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Tuesday, January 16, 2007

FLU— Emergency Symptoms and Complications

Emergency Symptoms

In most cases, you don't need to see your doctor when you have a cold or the flu. However, if you have any of the symptoms in the box below, call your doctor.

In children:

  • High (above 102 F or 39 C) or prolonged fever
  • A cold that lasts for more than 10 days
  • Trouble breathing, fast breathing or wheezing
  • Bluish skin color
  • Not drinking enough fluids
  • Earache or drainage from the ear
  • Changes in mental state (such as not waking up, irritability or seizures)
  • Flu-like symptoms that improve, but return with a fever and a worse cough
  • Worsening of chronic medical condition (such as diabetes or heart disease)

In adults:

  • High (above 102 F or 39 C) or prolonged fever
  • A cold that lasts for more than 10 days
  • Trouble breathing or shortness of breath
  • Pain or pressure in the chest
  • Fainting or feeling like you are about to faint
  • Confusion or disorientation
  • Severe or persistent vomiting
  • Severe pain in your face or forehead
  • Hoarseness, sore throat or a cough that won't go away

Complications

You can have flu complications if you get a bacterial infection, which can cause pneumonia in your weakened lungs. Pneumonia also can be caused by the flu virus itself. Complications usually appear after you start feeling better. After a brief period of improvement, you may suddenly get these symptoms:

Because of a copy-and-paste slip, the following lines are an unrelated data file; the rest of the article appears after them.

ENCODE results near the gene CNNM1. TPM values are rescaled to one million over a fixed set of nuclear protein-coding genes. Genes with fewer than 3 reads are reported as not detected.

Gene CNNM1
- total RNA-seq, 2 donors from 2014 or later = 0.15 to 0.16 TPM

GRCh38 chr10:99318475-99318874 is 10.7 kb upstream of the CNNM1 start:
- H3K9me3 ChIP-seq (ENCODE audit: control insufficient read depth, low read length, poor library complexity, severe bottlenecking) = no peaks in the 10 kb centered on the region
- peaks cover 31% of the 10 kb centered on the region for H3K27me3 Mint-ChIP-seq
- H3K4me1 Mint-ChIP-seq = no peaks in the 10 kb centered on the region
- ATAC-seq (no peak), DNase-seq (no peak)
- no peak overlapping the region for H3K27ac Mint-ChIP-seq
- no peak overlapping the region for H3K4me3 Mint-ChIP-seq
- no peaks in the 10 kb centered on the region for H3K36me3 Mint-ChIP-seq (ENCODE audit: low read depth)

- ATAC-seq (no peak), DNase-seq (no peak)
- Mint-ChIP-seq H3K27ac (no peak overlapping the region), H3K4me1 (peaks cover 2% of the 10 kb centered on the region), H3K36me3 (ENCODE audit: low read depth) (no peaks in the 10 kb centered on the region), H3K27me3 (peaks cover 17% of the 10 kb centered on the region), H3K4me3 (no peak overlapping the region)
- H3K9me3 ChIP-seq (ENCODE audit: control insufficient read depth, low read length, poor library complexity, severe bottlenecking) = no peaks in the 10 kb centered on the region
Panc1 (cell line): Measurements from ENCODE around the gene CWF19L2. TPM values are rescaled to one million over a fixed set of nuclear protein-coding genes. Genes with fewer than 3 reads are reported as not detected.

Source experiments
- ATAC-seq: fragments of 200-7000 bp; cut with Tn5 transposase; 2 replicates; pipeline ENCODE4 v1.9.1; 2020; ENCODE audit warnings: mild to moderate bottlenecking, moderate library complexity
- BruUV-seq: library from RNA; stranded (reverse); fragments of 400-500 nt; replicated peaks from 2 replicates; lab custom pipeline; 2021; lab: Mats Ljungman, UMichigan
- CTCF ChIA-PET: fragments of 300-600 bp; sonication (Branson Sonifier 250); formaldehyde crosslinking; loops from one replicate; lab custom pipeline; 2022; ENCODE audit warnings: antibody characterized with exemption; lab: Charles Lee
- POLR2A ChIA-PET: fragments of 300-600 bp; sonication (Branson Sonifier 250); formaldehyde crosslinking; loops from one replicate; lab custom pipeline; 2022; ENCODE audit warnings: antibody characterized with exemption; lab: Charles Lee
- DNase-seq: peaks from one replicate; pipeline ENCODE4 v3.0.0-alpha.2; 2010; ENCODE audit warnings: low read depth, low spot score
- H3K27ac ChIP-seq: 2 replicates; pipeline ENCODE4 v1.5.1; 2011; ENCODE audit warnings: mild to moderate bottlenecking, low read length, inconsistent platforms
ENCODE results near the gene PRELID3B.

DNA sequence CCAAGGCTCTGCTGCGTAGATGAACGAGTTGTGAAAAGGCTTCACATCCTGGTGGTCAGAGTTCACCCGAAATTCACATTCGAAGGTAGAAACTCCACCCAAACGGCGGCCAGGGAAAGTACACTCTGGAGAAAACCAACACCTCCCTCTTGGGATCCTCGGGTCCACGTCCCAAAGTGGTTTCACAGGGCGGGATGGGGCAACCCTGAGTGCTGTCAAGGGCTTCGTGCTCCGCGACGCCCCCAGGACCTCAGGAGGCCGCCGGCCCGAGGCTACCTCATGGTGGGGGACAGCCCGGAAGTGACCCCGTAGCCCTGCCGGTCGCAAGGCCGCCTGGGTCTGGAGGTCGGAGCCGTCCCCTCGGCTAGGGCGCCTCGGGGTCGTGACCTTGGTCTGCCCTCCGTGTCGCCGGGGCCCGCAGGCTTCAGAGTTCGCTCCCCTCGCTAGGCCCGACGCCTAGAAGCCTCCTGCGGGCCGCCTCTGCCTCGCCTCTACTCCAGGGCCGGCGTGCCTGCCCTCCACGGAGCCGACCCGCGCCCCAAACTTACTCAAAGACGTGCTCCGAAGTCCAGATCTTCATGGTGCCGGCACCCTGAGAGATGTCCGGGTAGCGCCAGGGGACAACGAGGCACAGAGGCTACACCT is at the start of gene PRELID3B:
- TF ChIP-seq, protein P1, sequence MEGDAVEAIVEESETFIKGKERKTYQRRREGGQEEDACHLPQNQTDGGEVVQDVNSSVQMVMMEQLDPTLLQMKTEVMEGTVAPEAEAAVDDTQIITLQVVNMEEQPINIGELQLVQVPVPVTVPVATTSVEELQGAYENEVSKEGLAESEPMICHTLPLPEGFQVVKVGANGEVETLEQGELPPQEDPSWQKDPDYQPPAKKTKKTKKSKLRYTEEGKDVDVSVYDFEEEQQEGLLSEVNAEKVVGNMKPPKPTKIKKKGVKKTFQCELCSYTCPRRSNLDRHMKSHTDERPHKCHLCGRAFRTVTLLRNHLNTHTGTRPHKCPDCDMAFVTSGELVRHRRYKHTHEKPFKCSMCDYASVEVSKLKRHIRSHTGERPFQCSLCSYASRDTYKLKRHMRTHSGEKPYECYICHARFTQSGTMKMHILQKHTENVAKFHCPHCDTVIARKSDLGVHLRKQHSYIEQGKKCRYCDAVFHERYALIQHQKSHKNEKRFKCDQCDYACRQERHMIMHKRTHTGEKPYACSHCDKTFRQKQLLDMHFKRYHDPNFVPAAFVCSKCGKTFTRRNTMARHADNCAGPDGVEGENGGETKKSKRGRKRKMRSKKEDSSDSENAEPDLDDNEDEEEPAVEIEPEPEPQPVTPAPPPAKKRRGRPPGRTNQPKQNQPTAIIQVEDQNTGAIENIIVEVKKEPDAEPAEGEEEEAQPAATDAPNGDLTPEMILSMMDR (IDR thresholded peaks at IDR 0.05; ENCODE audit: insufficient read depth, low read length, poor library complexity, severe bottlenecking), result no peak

• High fever
  • Shaking chills
  • Chest pain with each breath
  • Coughing that produces thick, yellow-greenish-colored mucus

Pneumonia can be a very serious and sometimes life-threatening condition. If you have any of these symptoms, you should contact your health care provider immediately to get the appropriate treatment.

Flu complications in children and teenagers

Reye's syndrome, a condition that affects the nerves, sometimes develops in children and teenagers who are recovering from the flu. Reye's syndrome begins with nausea and vomiting, but the progressive mental changes (such as confusion or delirium) cause the greatest concern.

The syndrome often begins in young people after they take aspirin to get rid of fever or pain. Although very few children develop Reye's syndrome, you should consult a health care provider before giving aspirin or products that contain aspirin to children. Acetaminophen does not seem to be connected with Reye's syndrome.

Other complications of the flu that can affect children are

  • Convulsions caused by fever
  • Croup
  • Ear infections, such as otitis media

Newborn babies recently out of intensive care units are particularly vulnerable to suffering from flu complications.

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